The Erhardt Family Monument in the Greenwood Cemetery at Phoenix, Arizona, is an example of the influence of the Egyptian revival found in American cemeteries in the 19th century and on into the 20th century. Egyptian ornamentation can be divided into three categories—architectural, geometric, and natural. The monument has a strong and commanding architectural features. The sides of the monument tilt slightly inward forming a doorway, the cavetto cornice curves into a half circle at the top. The monument is geometrically balanced—two urns on each flank and one in the center.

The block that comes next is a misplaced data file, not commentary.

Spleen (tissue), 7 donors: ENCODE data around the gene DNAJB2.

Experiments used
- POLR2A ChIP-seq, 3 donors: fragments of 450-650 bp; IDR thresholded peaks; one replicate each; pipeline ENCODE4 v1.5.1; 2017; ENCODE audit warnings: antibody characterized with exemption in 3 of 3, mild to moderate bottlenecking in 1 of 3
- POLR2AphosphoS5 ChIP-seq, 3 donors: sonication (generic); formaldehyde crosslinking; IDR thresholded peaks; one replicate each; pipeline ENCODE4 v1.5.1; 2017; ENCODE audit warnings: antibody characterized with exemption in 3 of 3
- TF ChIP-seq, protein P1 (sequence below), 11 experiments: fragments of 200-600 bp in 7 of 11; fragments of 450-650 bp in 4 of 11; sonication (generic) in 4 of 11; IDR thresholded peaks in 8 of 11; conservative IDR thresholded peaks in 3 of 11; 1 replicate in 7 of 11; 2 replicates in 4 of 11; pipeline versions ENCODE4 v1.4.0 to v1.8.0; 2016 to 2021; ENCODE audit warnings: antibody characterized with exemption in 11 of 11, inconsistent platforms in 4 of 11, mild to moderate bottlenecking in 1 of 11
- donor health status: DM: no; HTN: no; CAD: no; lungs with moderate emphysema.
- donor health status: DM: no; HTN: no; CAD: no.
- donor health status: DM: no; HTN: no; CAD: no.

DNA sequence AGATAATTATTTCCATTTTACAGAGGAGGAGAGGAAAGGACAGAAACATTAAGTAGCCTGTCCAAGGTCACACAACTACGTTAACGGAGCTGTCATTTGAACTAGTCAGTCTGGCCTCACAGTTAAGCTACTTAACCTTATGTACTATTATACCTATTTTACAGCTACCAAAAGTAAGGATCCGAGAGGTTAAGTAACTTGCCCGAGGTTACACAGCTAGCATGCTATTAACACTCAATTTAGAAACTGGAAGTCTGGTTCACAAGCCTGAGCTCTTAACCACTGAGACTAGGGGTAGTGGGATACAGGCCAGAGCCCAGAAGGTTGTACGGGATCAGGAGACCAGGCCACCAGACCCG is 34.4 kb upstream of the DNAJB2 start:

The natural elements of the monument features two winged globes with uroei above the doorway and on the cornice. In this example, there are three sets of falcon wings that are a symbol of the king, the sun, and the sky. The globe represents the Egyptian god, Horus. The uroei, snakes, are waiting to strike. They symbolize the king’s ability to ward off evil spirits.
Along the sides of the doorway are the long slender stems of the lotus flower, sacred to the Egyptian and Buddhist cultures. The Lotus represents purity and evolution. The lotus is born in the water, the primordial ooze—making it also a symbol of creation and rebirth.
The monument gives one the sense of solemnity and a sense of eternity, reminiscent of the temples of the pharaohs.